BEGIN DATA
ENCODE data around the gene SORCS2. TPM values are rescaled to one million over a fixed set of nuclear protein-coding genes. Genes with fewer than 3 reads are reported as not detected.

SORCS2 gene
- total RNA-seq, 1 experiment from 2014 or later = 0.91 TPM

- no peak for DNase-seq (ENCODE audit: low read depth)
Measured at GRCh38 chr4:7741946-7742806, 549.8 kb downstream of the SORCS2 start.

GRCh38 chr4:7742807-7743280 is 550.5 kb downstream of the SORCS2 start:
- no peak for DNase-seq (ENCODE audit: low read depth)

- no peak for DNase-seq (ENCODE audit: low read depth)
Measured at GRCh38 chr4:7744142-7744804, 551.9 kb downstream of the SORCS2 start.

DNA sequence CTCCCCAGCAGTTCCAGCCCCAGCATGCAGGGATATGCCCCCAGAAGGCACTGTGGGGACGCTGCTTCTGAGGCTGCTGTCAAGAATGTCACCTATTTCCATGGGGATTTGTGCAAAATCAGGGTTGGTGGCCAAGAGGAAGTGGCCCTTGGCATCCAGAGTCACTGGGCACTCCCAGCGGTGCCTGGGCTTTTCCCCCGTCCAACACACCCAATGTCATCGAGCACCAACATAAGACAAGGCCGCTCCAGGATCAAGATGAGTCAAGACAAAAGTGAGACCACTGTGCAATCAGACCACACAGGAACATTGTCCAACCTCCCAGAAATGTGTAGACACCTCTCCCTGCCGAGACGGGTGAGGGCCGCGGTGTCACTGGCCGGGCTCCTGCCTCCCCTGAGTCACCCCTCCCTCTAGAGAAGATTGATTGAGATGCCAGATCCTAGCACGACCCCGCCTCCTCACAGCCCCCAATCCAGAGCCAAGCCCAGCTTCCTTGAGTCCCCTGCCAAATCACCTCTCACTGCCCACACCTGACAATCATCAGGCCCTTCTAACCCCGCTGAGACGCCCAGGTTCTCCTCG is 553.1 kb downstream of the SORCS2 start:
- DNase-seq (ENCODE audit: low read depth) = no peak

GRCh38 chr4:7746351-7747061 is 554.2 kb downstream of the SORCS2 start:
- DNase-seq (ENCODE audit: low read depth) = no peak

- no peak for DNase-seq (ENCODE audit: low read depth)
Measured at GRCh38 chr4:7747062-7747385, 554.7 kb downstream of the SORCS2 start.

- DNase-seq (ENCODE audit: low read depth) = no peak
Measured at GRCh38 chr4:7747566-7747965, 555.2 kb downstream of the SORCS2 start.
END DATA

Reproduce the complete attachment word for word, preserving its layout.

ENCODE data around the gene SORCS2. TPM values are rescaled to one million over a fixed set of nuclear protein-coding genes. Genes with fewer than 3 reads are reported as not detected.

SORCS2 gene
- total RNA-seq, 1 experiment from 2014 or later = 0.91 TPM

- no peak for DNase-seq (ENCODE audit: low read depth)
Measured at GRCh38 chr4:7741946-7742806, 549.8 kb downstream of the SORCS2 start.

GRCh38 chr4:7742807-7743280 is 550.5 kb downstream of the SORCS2 start:
- no peak for DNase-seq (ENCODE audit: low read depth)

- no peak for DNase-seq (ENCODE audit: low read depth)
Measured at GRCh38 chr4:7744142-7744804, 551.9 kb downstream of the SORCS2 start.

DNA sequence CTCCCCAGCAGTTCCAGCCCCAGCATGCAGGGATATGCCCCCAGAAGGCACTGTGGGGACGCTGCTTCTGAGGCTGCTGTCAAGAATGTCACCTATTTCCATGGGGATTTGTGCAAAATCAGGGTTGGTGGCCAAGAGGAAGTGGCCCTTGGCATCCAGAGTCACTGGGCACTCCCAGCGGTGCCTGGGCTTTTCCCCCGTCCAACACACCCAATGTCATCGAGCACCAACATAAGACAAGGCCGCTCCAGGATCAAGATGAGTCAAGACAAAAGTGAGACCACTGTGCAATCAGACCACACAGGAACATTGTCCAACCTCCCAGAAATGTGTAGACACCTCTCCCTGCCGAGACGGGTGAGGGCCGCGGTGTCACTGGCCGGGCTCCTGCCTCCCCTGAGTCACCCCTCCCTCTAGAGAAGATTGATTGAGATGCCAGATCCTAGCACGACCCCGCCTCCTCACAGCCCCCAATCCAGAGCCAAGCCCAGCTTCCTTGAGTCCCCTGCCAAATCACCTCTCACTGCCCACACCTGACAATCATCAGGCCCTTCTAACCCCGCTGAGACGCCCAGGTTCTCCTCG is 553.1 kb downstream of the SORCS2 start:
- DNase-seq (ENCODE audit: low read depth) = no peak

GRCh38 chr4:7746351-7747061 is 554.2 kb downstream of the SORCS2 start:
- DNase-seq (ENCODE audit: low read depth) = no peak

- no peak for DNase-seq (ENCODE audit: low read depth)
Measured at GRCh38 chr4:7747062-7747385, 554.7 kb downstream of the SORCS2 start.

- DNase-seq (ENCODE audit: low read depth) = no peak
Measured at GRCh38 chr4:7747566-7747965, 555.2 kb downstream of the SORCS2 start.